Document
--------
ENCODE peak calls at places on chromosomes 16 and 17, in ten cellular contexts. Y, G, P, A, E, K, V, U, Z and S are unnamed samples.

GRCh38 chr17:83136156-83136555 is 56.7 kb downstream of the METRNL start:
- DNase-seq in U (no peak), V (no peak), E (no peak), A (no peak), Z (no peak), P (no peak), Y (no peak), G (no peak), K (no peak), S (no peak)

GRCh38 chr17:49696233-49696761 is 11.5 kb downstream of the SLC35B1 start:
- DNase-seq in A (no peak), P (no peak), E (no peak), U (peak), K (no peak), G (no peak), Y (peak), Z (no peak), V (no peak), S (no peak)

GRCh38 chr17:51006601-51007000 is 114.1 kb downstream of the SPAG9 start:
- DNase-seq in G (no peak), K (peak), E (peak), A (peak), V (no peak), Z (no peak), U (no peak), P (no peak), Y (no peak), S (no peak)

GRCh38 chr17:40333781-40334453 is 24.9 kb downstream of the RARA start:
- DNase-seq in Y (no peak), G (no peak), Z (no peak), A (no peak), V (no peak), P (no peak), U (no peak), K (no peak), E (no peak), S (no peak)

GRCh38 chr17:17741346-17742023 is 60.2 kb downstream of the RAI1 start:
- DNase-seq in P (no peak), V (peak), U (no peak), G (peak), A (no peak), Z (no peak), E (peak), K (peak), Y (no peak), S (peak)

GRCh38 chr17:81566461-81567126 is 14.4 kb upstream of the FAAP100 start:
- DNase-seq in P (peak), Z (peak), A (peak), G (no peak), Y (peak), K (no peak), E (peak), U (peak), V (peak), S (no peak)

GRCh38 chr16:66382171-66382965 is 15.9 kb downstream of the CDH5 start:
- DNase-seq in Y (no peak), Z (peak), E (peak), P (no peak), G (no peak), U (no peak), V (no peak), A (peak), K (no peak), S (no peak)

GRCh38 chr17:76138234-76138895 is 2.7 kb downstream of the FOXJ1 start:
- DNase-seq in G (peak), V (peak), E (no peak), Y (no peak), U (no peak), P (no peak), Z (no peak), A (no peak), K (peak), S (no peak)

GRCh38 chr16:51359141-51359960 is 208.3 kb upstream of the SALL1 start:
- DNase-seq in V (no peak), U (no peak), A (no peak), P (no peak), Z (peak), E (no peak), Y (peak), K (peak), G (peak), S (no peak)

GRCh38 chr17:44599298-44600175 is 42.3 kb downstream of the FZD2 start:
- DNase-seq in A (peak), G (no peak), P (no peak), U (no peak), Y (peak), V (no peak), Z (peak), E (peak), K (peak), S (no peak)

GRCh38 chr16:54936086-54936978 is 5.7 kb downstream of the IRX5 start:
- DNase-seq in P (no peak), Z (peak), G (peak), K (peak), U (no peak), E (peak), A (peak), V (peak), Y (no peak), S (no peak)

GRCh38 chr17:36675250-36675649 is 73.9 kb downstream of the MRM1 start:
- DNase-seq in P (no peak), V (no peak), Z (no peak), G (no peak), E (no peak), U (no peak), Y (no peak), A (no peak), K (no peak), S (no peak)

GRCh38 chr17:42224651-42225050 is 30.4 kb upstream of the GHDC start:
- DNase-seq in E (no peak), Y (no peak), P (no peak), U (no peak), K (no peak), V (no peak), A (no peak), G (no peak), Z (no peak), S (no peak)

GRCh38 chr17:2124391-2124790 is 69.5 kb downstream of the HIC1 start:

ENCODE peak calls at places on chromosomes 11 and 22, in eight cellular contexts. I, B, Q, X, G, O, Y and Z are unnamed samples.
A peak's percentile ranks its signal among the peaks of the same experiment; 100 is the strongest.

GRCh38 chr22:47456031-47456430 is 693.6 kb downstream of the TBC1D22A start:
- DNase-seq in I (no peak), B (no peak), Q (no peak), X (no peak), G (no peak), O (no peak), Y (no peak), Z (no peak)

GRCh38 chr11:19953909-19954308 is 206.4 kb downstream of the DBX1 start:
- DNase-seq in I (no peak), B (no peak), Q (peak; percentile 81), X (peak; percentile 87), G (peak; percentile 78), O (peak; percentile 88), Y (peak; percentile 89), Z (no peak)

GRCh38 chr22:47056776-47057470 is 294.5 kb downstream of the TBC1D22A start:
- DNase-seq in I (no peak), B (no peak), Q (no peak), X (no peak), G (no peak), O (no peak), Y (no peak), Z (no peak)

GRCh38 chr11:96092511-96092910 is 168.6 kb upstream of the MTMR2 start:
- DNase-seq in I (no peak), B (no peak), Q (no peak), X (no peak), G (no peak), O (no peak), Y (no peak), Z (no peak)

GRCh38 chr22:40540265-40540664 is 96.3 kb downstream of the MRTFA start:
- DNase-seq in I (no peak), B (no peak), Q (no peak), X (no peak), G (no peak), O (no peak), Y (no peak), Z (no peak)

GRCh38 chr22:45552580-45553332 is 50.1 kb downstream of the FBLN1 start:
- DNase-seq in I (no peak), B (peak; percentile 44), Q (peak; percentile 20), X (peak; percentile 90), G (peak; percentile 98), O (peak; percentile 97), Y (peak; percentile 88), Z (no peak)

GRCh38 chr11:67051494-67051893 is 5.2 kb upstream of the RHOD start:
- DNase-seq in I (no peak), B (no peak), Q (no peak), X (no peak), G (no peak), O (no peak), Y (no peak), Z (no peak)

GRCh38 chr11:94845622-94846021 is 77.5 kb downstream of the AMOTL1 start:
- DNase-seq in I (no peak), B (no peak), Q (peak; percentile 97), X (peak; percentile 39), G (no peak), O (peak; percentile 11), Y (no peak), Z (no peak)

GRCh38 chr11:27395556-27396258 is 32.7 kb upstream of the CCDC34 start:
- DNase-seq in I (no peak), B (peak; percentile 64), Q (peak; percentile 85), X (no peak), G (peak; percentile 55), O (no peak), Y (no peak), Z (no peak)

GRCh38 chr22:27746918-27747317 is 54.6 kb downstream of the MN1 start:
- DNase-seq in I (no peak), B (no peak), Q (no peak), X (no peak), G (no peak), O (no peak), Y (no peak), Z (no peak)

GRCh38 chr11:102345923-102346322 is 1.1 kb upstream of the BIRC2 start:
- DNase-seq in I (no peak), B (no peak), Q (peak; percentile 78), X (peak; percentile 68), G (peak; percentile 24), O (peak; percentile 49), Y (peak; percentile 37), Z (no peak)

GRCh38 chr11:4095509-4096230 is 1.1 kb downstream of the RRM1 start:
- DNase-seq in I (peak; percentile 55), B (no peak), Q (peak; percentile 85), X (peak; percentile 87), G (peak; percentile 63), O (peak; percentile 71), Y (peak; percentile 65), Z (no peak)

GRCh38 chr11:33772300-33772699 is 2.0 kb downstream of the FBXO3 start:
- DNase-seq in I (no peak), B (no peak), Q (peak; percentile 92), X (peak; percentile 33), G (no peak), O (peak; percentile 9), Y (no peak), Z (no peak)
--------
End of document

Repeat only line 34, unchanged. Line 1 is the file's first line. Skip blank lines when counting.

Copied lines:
- DNase-seq in I (no peak), B (no peak), Q (peak; percentile 81), X (peak; percentile 87), G (peak; percentile 78), O (peak; percentile 88), Y (peak; percentile 89), Z (no peak)